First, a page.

Make the most out of reading with your young child
by Denise Yellen Ganot
It is no secret that reading to and with your children has social, emotional, and intellectual benefits. The good news is that it doesn’t take much—maybe just a bedtime story, or a cuddle on the couch with a good book—to achieve these benefits. When it comes to reading with your child—no matter what age—a little bit goes a long way.
As a preschool and kindergarten teacher, I often have parents ask me how they can best prepare their children for kindergarten. Do they need to pay a tutor? Which apps are best? What flash cards do I recommend? My answer through the years has never changed. Just read, I say. Read to your child. Enjoy your child. That is all it takes.
As we enter the angst-filled summer months before parents send their newly-minted kindergarteners off to school, I’d like to share a few tips that will ensure that your student is ready to absorb all that kindergarten has to offer.
The benefits are astounding. So many studies have shown that kids who are read to from an early age go on to be readers themselves. These children develop rich vocabularies, empathy, problem solving skills, and more. The best side effect of all? Caregivers and children share quality uninterrupted time together.
Choose books from a variety of genres: poetry, humor, fiction, nonfiction, mystery, fairy tales, and more!
I suggest that you expose your child to as many different types of literature as possible from an early age. This way, your child is more likely to develop a love of literature. One day, in the not so distant future, it will also help to develop your child’s writing skills and sense of story. Need some ideas? Here is a list of books that may help.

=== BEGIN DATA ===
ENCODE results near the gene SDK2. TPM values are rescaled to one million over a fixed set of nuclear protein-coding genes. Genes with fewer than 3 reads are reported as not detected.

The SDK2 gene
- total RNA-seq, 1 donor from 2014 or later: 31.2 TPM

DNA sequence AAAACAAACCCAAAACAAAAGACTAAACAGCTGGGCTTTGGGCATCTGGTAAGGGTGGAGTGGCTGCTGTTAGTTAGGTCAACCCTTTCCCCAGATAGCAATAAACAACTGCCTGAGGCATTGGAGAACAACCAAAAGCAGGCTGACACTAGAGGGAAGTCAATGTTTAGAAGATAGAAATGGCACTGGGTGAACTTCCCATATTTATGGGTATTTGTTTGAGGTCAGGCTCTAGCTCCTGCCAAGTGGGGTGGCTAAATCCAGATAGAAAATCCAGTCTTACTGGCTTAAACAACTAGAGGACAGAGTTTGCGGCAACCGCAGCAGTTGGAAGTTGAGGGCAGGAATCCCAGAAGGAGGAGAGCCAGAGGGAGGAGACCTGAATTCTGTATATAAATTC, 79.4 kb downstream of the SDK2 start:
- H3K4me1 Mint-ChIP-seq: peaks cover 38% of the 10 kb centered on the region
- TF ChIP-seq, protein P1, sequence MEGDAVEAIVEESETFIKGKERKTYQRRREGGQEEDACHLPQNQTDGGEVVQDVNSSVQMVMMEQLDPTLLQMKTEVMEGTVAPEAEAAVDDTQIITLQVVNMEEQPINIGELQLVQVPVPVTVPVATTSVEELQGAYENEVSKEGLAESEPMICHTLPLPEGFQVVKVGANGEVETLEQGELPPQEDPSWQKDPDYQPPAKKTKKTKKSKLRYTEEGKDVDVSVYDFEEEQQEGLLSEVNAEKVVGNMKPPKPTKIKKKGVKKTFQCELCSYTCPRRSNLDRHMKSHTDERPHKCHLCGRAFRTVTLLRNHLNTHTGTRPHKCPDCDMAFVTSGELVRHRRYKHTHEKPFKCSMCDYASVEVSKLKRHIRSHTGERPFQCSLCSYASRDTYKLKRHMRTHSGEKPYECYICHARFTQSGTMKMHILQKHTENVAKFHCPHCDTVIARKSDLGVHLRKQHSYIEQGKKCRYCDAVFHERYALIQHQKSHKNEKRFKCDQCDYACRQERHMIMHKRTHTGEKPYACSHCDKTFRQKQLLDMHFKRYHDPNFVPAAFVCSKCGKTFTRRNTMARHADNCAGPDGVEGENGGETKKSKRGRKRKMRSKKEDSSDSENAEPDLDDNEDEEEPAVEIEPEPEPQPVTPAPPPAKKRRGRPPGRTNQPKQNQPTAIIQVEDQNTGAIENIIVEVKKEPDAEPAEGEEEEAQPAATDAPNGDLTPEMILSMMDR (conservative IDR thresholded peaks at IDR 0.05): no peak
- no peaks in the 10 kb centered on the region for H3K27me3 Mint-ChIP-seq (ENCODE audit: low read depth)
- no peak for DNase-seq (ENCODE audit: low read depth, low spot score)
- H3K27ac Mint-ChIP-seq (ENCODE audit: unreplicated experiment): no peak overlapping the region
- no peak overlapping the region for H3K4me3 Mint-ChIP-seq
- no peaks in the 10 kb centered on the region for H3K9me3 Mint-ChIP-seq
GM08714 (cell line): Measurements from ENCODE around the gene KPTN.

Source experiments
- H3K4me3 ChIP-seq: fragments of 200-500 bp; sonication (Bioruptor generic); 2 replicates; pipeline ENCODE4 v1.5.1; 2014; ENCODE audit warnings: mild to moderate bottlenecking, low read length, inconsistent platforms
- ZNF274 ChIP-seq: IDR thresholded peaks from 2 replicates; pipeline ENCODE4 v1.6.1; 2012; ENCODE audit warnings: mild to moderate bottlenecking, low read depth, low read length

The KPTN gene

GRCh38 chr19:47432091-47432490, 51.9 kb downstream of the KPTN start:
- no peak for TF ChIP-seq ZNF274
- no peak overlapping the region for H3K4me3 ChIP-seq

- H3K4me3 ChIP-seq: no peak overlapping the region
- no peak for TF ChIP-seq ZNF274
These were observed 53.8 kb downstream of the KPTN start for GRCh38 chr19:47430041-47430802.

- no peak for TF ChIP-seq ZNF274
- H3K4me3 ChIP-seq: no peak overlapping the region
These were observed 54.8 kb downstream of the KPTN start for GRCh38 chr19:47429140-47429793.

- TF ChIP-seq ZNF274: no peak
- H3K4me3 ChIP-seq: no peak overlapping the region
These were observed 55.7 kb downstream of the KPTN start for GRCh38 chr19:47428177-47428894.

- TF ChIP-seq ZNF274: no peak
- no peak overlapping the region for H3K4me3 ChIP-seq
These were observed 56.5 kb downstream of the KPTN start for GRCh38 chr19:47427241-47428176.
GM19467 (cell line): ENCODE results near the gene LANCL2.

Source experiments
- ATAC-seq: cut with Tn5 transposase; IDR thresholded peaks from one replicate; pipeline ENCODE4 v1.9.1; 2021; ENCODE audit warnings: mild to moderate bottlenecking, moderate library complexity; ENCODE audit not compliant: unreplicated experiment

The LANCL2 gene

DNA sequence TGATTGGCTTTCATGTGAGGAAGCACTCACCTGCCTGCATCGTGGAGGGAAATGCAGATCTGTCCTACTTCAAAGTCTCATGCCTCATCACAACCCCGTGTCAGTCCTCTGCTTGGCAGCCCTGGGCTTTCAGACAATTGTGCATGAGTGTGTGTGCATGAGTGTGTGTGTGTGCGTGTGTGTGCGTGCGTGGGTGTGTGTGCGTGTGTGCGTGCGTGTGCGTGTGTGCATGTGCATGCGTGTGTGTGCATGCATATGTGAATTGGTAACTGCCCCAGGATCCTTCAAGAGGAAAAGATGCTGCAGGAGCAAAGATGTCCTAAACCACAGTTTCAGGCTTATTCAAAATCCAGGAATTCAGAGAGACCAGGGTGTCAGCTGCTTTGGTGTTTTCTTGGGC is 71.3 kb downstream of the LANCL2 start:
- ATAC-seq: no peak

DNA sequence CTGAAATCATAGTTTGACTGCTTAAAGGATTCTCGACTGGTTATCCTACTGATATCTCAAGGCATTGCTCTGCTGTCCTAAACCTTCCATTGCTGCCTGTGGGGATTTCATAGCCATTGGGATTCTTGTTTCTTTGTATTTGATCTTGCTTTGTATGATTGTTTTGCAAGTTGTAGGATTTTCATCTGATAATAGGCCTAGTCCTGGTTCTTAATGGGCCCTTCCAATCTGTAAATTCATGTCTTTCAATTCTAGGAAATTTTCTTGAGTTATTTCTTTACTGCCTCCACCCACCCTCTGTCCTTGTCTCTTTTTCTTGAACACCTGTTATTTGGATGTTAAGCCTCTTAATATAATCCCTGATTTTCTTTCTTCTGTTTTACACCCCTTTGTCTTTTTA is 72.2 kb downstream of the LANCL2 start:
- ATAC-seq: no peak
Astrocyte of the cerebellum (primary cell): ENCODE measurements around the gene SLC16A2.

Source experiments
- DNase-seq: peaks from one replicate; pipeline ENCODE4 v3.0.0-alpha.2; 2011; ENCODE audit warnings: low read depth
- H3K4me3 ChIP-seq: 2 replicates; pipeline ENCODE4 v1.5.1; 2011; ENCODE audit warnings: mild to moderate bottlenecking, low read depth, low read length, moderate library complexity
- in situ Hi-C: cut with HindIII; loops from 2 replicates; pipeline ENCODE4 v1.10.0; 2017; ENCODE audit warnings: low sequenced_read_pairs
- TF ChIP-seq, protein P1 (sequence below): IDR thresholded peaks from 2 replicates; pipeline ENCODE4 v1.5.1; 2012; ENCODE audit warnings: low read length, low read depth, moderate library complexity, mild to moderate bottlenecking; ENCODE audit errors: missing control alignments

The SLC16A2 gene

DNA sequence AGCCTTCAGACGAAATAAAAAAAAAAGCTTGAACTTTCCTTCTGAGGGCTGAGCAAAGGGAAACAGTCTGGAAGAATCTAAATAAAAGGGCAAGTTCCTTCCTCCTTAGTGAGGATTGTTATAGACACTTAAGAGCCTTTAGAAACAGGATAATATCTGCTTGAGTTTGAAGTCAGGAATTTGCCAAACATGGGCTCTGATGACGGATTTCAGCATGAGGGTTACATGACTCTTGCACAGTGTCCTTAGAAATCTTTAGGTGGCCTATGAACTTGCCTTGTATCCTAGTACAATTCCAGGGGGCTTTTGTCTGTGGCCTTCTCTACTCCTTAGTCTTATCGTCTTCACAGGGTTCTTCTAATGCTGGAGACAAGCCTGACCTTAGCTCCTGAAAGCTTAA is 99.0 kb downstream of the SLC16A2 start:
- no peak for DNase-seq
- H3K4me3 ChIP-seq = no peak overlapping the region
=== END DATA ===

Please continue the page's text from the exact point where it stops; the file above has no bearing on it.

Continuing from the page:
Let your finger be your guide: point.
It sounds so simple, but the mere act of pointing to words on the page as you read is what helps your child develop concept of print. Your little reader will learn so much from watching you point to the words on the page:
- Directionality: in English, we read from left to right
- One-to-One correspondence: letters together make words Each spoken
word corresponds to a word on the page.
- Sight word recognition: words like a, the, is, or other frequently appearing
words will become familiar as your child listens to you read and watches
the words on the page.
Take time to enjoy, preview, and discuss the pictures.
The pictures tell the story. They tell the readers what to expect in the story; illustrations are often as rich as the story itself! Emergent readers learn to use picture clues to figure out words as they work to become independent readers. The more you show your child to appreciate the pictures, the more skills s/he will develop just by sitting and reading with you.
Ignore your phone, switch off the television, and snuggle up with a book and your child(ren). Make it special.
There is nothing more calming than sitting and reading a book with a child. I have taught classes of 30 or more students who can be loud and unruly at times. The second I pull out a book, children are focused, quiet, and engaged. Try to involve your children as you choose stories for your time together. Make trips to libraries and bookstores.
My own daughters are 12,11, and 7. Not a day goes by without a story for each one of them. Sometimes we read together, other times each child has her own special time with me. Despite all of the other benefits I have mentioned here, my personal favorite side effect is the calm time together. No matter what kind of a day they have had at school, who fought with whom, who yelled at whom, we know there is one time of day when all is forgotten and replaced by our love for each other and—of course—reading.
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